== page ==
That said, the Kims’ propaganda had children (Yeonmi included) believe that their Great Leader Kim Jong Il was so omnipotent, he could even read their minds. Not even your thoughts are safe in North Korea.

Like Pakistan, India and other Middle-Eastern countries, North Koreans also live by a caste system or songbun. It is incredibly difficult to work your way up the caste system, but very easy to come down, one wrong move by you or a member of your family could change your fortune for generations. The Park family experienced this first hand.

Yeonmi’s Grandfather had worked comfortably in the military during the  Second World War and the Korean War, this meant her family could go on to serve in the military (a ‘privilege’ reserved for the middle/upper classes) and study finance. Her aunts and uncles were all doing well, studying and working, surviving comfortably, unfortunately everything changed when her Uncle Park Dong Il was accused of raping one of his students and attempting to murder his wife.

While the truth of these events remain unclear, the damage was done. Her Uncle was sentenced to twenty years hard labour (he escaped execution due to her Grandfather’s connections), of which he served 12 before being sent home on sick leave. The rest of the family got by for a little while, despite their poor songbun, however, her grandfather and father lost their jobs suddenly, without being given a reason. It was at that point that the fight for survival really began for Yeonmi’s family.

At this point, I’m struggling to decide exactly how ‘in detail’ I should be. While I don’t want to give away too much for potential readers, it’s difficult not to want to describe exactly how shocking/eyeopening Yeonmi’s story really is. Instead, I’ll talk about the things I’ve learned having read ‘In Order to Live’.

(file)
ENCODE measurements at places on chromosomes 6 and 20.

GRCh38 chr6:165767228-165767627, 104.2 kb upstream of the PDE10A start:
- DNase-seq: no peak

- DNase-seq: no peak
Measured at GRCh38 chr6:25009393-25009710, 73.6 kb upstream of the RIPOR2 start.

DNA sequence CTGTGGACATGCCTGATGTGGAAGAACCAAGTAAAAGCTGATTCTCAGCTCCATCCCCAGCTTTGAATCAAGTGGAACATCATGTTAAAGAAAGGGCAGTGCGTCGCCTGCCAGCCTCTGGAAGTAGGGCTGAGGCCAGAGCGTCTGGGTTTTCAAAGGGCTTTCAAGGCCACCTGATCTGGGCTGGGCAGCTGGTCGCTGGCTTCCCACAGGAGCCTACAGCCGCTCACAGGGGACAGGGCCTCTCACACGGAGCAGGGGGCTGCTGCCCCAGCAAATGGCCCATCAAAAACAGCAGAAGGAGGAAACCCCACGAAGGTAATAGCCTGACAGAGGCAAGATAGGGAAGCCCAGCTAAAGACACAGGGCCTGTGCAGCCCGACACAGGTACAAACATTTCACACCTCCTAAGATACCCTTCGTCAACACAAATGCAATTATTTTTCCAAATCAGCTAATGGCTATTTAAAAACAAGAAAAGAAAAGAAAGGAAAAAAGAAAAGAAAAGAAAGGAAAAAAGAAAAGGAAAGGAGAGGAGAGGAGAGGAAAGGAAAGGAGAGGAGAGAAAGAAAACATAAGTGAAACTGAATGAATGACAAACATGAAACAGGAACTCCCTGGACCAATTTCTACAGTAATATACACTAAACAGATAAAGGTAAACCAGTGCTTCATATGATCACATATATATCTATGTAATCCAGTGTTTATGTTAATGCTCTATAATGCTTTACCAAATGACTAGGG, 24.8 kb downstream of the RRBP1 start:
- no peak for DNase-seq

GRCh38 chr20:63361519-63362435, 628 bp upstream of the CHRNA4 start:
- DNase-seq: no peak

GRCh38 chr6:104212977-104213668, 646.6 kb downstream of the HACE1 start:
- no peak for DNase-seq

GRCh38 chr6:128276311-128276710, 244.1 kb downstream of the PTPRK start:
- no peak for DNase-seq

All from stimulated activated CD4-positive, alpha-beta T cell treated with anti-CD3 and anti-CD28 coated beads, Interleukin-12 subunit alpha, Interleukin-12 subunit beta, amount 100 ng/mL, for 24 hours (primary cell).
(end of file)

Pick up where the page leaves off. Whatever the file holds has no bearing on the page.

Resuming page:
Firstly, this book has thoroughly shaken up my perception of North Korea. It’s very easy for a Westerner such as myself to look at a country like North Korea and laugh. Do the Kim’s ACTUALLY think they could attack the US? Are North Koreans really that brainwashed? Why is the Kim Dynasty so successful?

My initial perception of North Korea was basically that of a medieval people, with scorched fields, the odd broken cart, tumbleweeds, extreme poverty and a deluded elite. It seems my idea wasn’t totally wrong, although in some respects, I think it’s far worse.

What surprised me the most is that North Korea does have an understanding of the western world, or at least, it adopts western technology, medicine, fashion and entertainment as its own. It invests ridiculous sums of money into building fabulous facilities, like water parks, an extravagant new airport and even a church (although no-one in North Korea practices a religion, they are too busy worshipping their ‘Great Leaders’ – it’s purely for the benefit of the occasional Western tourist riding the highly-policed propaganda bus around North Korea).

Students study for degrees in medicine, science, computer technology and so on at Pyongyang University (there are other establishments, but Pyongyang Uni is the most prestigious). People walk around in the finest fake designer goods China has to offer, even Yeonmi’s mother owned a ‘Chanel’ handbag while living in Hyesan!